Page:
Preserving our History

When I visited Italy this past summer, I visited the city of Arezzo. I had read my Michelin guide and found out that there was a Roman amphitheater in the park, so when I arrived I expected to see a smaller version of or something resembling the Coliseum. I was shocked to discover otherwise.

What I found was the dwindled remains of the outer walls. Only a few entranceways were still standing. Only half of the outside wall had survived, and what remained was a wreck. Grasses and weeds had sprung up, and had reached very tall heights. Many stones lay in the rubble of the wall. There was absolutely none of the seats or stage remaining, just part of the outside border and several boulders. There was also a modernized building that had been made in recent years, along with a new stage and many chairs set up on the grassy meadow. If I had not read about it, I would have been clueless to what the ruins were.

These ruins point to a lack of preservation. If the officials had been more careful about maintaining these archeological sites over the ages, there would have been more for future visitors to see. The Coliseum shows that not all Italy experienced such an extreme decay in historical monuments. Although the arena floor is missing, visitors can see the seats, most of the wall, and actually get an extra-special glimpse of what the underground tunnels that the gladiators and animals were kept in before being brought up to fight. In addition, the current Roman or Italian officials have actually rebuilt a part of the ruins of the steps (just a section, only a couple of steps) to let visitors understand how the steps looked like.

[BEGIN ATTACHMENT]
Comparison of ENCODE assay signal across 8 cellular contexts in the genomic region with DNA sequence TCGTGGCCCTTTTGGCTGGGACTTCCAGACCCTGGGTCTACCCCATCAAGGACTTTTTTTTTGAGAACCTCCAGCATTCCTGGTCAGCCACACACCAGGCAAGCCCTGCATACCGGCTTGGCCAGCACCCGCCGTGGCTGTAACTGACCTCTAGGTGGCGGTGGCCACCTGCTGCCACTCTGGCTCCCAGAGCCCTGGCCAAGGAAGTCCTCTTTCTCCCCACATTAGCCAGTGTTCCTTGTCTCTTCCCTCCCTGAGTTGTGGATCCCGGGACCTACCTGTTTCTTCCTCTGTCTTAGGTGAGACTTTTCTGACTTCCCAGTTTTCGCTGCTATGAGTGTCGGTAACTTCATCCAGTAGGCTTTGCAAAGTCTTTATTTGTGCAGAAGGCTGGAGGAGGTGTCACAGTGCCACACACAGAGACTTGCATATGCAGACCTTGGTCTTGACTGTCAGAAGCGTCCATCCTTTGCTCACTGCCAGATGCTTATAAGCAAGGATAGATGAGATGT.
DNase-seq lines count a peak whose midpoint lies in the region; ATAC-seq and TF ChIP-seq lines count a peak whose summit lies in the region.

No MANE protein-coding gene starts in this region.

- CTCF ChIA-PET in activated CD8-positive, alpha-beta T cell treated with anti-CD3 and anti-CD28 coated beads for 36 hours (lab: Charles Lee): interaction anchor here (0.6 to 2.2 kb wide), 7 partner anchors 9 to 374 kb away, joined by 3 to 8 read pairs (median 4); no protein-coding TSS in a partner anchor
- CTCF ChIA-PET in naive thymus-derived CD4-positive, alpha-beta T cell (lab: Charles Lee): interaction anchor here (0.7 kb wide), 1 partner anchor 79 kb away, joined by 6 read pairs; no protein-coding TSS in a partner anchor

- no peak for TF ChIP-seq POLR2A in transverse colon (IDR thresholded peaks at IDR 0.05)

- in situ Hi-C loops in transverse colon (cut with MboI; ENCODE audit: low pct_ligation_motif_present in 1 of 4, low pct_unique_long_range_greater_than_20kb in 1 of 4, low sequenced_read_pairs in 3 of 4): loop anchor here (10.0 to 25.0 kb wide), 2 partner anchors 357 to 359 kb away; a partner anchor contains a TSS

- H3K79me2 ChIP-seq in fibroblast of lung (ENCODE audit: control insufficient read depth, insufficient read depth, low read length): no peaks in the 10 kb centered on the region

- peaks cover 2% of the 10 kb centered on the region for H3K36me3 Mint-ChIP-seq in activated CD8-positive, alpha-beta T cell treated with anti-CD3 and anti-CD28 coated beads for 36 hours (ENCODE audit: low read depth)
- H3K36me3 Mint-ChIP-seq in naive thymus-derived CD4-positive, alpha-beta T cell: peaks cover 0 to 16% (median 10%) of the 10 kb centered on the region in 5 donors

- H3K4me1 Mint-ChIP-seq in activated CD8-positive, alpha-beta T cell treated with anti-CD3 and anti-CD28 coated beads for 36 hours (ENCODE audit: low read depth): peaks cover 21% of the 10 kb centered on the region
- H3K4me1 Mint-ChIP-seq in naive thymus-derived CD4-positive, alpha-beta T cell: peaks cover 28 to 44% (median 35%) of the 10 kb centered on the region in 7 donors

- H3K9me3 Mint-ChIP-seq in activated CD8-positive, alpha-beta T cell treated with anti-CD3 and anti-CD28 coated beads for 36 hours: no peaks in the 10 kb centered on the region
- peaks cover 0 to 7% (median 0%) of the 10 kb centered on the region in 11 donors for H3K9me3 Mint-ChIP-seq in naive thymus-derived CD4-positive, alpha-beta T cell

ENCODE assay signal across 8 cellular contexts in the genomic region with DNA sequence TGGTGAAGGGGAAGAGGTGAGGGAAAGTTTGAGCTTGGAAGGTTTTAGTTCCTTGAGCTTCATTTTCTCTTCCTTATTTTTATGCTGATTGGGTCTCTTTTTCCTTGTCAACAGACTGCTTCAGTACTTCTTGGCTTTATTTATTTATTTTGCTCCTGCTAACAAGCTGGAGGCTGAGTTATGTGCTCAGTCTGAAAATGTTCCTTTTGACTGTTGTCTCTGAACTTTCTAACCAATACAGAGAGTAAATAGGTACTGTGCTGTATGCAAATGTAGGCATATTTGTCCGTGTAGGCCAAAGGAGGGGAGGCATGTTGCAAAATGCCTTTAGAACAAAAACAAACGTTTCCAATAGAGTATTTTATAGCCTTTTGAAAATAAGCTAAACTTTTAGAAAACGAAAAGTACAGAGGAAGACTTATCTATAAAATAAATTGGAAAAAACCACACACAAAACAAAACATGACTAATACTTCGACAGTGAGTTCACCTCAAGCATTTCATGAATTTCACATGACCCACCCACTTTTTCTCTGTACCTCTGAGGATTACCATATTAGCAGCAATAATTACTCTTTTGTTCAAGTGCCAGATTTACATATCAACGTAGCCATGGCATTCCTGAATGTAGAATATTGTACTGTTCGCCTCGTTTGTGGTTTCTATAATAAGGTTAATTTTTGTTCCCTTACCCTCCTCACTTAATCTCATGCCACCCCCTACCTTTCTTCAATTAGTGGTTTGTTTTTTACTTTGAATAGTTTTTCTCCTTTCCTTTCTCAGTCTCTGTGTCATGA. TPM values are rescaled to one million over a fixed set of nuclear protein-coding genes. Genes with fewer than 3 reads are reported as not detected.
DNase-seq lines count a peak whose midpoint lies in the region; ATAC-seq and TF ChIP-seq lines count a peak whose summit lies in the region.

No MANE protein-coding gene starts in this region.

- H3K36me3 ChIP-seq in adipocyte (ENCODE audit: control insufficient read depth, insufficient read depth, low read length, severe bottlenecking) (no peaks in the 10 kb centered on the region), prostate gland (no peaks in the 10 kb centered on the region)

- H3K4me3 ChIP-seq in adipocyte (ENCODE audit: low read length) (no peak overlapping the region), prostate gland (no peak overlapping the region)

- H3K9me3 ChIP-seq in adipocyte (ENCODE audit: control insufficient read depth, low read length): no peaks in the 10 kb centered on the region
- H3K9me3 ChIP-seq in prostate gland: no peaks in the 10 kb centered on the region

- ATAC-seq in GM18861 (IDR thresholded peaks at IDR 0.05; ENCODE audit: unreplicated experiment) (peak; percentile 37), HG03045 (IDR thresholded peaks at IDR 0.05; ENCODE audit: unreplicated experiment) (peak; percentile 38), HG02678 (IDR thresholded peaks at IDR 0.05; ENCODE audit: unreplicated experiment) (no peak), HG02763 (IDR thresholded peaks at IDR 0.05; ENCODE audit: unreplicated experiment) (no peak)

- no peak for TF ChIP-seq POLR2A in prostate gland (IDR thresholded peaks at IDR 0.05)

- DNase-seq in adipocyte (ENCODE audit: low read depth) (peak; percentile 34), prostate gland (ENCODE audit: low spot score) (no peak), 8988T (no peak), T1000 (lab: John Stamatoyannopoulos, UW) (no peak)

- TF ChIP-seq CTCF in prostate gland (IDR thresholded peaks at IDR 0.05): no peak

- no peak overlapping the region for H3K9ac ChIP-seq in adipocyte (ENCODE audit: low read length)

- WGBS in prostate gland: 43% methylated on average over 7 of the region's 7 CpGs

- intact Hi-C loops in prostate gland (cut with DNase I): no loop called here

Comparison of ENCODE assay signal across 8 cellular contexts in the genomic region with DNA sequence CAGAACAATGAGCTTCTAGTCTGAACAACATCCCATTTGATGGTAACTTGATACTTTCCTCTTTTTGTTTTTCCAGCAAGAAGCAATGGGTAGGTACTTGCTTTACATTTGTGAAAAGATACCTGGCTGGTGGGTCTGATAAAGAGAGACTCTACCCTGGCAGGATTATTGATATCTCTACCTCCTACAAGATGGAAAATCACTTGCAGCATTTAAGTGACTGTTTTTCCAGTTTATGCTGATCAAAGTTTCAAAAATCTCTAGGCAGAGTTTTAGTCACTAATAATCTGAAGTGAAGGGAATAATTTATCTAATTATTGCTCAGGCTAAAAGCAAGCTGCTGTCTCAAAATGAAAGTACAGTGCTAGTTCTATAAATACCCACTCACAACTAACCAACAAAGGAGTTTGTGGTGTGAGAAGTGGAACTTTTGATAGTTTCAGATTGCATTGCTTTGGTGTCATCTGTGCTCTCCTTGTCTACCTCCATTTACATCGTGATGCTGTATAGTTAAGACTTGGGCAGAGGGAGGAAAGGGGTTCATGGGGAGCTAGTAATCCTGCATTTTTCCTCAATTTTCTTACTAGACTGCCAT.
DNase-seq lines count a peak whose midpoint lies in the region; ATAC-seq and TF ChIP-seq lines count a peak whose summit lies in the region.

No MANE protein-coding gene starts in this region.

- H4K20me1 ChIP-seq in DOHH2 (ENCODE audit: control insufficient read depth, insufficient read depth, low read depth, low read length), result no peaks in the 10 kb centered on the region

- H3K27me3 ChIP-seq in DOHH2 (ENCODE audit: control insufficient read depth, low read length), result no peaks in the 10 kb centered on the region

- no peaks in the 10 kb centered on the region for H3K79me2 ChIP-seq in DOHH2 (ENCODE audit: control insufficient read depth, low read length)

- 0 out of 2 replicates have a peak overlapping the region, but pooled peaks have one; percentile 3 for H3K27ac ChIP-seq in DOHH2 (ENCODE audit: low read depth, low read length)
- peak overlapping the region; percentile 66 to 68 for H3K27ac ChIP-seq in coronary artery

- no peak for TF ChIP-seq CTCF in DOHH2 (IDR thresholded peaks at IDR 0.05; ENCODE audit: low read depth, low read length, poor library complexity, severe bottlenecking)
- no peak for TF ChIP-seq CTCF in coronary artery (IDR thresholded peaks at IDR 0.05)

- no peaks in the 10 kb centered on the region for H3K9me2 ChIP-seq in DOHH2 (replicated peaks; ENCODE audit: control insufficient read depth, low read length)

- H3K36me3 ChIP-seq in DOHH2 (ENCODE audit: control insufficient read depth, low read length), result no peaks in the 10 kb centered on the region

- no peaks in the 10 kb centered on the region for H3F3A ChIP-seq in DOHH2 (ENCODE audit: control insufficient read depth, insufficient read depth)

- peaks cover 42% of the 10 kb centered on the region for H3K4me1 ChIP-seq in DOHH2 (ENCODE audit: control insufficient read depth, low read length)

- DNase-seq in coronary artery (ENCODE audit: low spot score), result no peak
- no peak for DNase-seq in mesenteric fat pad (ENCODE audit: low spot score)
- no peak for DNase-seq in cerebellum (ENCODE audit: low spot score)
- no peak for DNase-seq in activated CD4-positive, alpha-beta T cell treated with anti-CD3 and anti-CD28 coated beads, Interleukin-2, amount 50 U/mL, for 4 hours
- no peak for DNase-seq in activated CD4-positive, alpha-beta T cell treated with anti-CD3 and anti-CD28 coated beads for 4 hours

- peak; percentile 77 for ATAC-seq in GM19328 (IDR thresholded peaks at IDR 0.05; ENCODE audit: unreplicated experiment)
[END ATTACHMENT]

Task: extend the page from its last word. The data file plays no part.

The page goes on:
The Arezzo amphitheater is an example of how seemingly small mistakes can affect the future. Not preserving it was not something that major, only careless. However, the officials did not have forethought to know that their lack of care would lead to the loss of many facts about how Roman life in Arezzo would have been like. This should serve as a reminder that if we do not manage our monuments and statues carefully, we will deprive future generations of the experience of seeing and discovering ancient cultures and the knowledge of previous societies.





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